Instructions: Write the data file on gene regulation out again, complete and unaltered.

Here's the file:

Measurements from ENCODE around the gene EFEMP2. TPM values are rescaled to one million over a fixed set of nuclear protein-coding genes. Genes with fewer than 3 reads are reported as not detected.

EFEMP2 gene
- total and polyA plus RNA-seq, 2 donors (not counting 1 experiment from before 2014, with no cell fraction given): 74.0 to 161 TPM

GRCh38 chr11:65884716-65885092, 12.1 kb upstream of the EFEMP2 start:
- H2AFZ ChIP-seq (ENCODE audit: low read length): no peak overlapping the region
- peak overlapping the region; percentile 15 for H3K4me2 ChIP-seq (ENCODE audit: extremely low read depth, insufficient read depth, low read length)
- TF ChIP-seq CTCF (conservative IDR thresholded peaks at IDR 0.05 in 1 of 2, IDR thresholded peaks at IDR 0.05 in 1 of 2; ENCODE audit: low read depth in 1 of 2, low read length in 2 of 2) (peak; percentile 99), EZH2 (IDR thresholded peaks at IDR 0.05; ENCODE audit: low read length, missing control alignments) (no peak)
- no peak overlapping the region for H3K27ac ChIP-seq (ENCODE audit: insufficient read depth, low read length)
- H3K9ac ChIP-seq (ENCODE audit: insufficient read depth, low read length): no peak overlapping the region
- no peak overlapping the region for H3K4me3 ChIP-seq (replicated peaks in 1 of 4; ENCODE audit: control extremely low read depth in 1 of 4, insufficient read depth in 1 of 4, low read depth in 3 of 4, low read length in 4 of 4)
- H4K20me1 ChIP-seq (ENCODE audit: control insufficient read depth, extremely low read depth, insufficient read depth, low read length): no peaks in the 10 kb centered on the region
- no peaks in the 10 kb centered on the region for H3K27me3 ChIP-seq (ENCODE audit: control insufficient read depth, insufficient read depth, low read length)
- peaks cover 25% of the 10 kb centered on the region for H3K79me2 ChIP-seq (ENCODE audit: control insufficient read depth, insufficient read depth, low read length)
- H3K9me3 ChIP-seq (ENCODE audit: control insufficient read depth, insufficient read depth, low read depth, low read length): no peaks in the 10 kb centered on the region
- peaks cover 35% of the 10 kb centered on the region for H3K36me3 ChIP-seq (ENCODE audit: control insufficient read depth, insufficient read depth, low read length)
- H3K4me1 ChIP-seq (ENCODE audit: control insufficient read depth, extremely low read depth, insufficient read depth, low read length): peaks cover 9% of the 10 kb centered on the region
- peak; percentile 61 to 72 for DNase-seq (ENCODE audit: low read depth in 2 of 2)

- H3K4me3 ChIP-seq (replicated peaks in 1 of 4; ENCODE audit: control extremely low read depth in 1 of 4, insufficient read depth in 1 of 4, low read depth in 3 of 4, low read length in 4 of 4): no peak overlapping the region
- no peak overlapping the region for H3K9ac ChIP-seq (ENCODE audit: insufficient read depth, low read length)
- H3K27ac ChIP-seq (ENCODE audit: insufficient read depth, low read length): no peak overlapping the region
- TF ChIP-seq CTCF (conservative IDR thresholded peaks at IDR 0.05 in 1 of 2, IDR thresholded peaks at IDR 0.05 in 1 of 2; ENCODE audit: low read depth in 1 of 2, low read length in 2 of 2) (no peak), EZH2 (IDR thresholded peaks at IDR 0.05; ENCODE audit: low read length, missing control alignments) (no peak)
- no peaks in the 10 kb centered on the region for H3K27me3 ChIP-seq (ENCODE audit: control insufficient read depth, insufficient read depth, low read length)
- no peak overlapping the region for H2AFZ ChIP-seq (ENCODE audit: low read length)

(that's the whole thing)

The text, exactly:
Measurements from ENCODE around the gene EFEMP2. TPM values are rescaled to one million over a fixed set of nuclear protein-coding genes. Genes with fewer than 3 reads are reported as not detected.

EFEMP2 gene
- total and polyA plus RNA-seq, 2 donors (not counting 1 experiment from before 2014, with no cell fraction given): 74.0 to 161 TPM

GRCh38 chr11:65884716-65885092, 12.1 kb upstream of the EFEMP2 start:
- H2AFZ ChIP-seq (ENCODE audit: low read length): no peak overlapping the region
- peak overlapping the region; percentile 15 for H3K4me2 ChIP-seq (ENCODE audit: extremely low read depth, insufficient read depth, low read length)
- TF ChIP-seq CTCF (conservative IDR thresholded peaks at IDR 0.05 in 1 of 2, IDR thresholded peaks at IDR 0.05 in 1 of 2; ENCODE audit: low read depth in 1 of 2, low read length in 2 of 2) (peak; percentile 99), EZH2 (IDR thresholded peaks at IDR 0.05; ENCODE audit: low read length, missing control alignments) (no peak)
- no peak overlapping the region for H3K27ac ChIP-seq (ENCODE audit: insufficient read depth, low read length)
- H3K9ac ChIP-seq (ENCODE audit: insufficient read depth, low read length): no peak overlapping the region
- no peak overlapping the region for H3K4me3 ChIP-seq (replicated peaks in 1 of 4; ENCODE audit: control extremely low read depth in 1 of 4, insufficient read depth in 1 of 4, low read depth in 3 of 4, low read length in 4 of 4)
- H4K20me1 ChIP-seq (ENCODE audit: control insufficient read depth, extremely low read depth, insufficient read depth, low read length): no peaks in the 10 kb centered on the region
- no peaks in the 10 kb centered on the region for H3K27me3 ChIP-seq (ENCODE audit: control insufficient read depth, insufficient read depth, low read length)
- peaks cover 25% of the 10 kb centered on the region for H3K79me2 ChIP-seq (ENCODE audit: control insufficient read depth, insufficient read depth, low read length)
- H3K9me3 ChIP-seq (ENCODE audit: control insufficient read depth, insufficient read depth, low read depth, low read length): no peaks in the 10 kb centered on the region
- peaks cover 35% of the 10 kb centered on the region for H3K36me3 ChIP-seq (ENCODE audit: control insufficient read depth, insufficient read depth, low read length)
- H3K4me1 ChIP-seq (ENCODE audit: control insufficient read depth, extremely low read depth, insufficient read depth, low read length): peaks cover 9% of the 10 kb centered on the region
- peak; percentile 61 to 72 for DNase-seq (ENCODE audit: low read depth in 2 of 2)

- H3K4me3 ChIP-seq (replicated peaks in 1 of 4; ENCODE audit: control extremely low read depth in 1 of 4, insufficient read depth in 1 of 4, low read depth in 3 of 4, low read length in 4 of 4): no peak overlapping the region
- no peak overlapping the region for H3K9ac ChIP-seq (ENCODE audit: insufficient read depth, low read length)
- H3K27ac ChIP-seq (ENCODE audit: insufficient read depth, low read length): no peak overlapping the region
- TF ChIP-seq CTCF (conservative IDR thresholded peaks at IDR 0.05 in 1 of 2, IDR thresholded peaks at IDR 0.05 in 1 of 2; ENCODE audit: low read depth in 1 of 2, low read length in 2 of 2) (no peak), EZH2 (IDR thresholded peaks at IDR 0.05; ENCODE audit: low read length, missing control alignments) (no peak)
- no peaks in the 10 kb centered on the region for H3K27me3 ChIP-seq (ENCODE audit: control insufficient read depth, insufficient read depth, low read length)
- no peak overlapping the region for H2AFZ ChIP-seq (ENCODE audit: low read length)